Special to Iredell Free News

RALEIGH — Democrat Cheri Beasley requested a hand-to-eye recount in a random sample of precincts in the closely contested N.C. Supreme Court Chief Justice race.

A statewide machine recount concluded Wednesday with Beasley, the incumbent, trailing Republican challenger Paul Newby by 401 votes out of nearly 5.4 million cast.

State law permits a candidate to request a sample hand-to-eye recount within 24 hours after the initial recount.

Counties across North Carolina will begin the recount early next week.

“The county boards of elections have worked tirelessly throughout the recount process,” said Karen Brinson Bell, executive director of the State Board of Elections. “We cannot thank them enough for continuing to ensure voters’ voices are heard and that the results are accurate.”

Under state law, each of the 100 county boards of elections will conduct a hand-to-eye count of all ballots in 3 percent of its precincts, rounded up to the next whole number of precincts. Each one-stop early voting site is considered a precinct for the purposes of a recount.

The State Board conducted a random drawing to select the precincts for each county. 

If the results of the sample hand-to-eye recount differ from the previous results within those precincts to the extent that extrapolating the amount of the change to the entire state (based on the proportion of ballots recounted to the total votes cast for that office) would reverse the results, then a statewide hand-to-eye recount of all ballots would be conducted.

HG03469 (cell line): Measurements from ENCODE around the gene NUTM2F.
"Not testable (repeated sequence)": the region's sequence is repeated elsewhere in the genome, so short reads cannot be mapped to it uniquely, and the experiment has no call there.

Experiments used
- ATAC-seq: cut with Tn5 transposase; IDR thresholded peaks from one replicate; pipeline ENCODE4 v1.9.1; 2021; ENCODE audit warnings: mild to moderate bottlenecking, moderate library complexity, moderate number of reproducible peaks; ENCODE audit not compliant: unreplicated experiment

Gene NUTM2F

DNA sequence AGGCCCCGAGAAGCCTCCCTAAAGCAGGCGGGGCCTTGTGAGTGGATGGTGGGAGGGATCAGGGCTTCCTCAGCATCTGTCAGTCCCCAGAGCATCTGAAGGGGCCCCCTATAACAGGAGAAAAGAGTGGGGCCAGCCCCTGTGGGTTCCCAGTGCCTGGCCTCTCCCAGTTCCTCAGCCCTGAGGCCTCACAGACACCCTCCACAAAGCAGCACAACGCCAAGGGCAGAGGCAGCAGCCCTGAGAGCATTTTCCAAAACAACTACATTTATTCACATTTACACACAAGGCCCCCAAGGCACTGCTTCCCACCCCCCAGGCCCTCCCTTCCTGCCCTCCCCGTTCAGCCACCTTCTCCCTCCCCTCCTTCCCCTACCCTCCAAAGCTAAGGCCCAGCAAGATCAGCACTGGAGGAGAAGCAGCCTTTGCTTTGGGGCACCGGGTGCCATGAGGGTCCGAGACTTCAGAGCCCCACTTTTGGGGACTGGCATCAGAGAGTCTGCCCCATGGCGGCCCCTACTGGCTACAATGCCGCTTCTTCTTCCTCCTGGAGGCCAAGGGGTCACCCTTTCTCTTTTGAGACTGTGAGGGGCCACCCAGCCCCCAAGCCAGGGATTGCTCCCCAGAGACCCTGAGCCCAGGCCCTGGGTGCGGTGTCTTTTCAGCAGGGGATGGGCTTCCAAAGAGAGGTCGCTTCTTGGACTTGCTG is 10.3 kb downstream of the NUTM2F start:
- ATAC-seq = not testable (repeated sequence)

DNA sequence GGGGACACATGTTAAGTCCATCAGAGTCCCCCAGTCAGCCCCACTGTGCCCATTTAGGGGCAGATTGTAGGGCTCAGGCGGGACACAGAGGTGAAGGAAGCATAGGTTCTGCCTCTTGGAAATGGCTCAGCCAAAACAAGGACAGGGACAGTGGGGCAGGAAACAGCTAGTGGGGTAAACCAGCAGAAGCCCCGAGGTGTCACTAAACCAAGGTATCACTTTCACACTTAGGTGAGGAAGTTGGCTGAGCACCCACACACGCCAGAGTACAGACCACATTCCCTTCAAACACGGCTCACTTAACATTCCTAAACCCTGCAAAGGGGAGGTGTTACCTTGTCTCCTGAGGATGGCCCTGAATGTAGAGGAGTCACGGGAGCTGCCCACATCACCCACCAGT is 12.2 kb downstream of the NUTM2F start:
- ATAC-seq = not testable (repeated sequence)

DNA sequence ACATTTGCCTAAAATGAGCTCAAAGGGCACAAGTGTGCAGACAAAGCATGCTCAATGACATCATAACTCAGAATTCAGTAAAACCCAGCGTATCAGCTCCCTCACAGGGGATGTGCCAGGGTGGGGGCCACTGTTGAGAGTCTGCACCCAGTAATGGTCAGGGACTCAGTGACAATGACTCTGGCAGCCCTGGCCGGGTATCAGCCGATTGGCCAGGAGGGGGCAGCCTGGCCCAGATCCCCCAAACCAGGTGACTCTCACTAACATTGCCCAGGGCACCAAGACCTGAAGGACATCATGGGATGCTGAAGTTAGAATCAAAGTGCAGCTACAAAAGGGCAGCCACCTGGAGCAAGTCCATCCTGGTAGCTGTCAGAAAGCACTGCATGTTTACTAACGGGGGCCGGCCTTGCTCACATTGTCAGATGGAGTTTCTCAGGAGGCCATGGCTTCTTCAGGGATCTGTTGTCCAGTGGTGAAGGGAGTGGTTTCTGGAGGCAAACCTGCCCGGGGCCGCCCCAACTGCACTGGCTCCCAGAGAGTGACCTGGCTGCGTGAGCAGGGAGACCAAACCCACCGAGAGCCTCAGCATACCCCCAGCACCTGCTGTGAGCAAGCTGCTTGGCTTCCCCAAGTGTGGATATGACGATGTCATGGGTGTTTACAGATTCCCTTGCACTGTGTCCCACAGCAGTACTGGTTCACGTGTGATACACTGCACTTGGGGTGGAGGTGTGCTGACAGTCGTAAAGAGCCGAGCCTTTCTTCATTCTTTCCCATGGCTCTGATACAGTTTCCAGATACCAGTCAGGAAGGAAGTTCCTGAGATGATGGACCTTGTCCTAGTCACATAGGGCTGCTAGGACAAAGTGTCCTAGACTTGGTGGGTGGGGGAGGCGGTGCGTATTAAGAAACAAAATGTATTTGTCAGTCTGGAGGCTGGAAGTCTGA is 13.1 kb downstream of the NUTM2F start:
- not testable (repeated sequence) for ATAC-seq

The State Board office soon will release detailed written guidance to assist county boards of elections with adjudicating questions of voter intent to ensure uniformity throughout the state. It will also provide information about the four-person, bipartisan teams that the county boards must use for the hand-to-eye count.

Meanwhile, the Supreme Court candidates have filed a total of more than 100 election protests that are either scheduled for consideration by the county boards of elections or have already been heard at the county level and appealed to the State Board.

The State Board plans to hear the appeals at a meeting at 10 a.m. Friday, December 18. 

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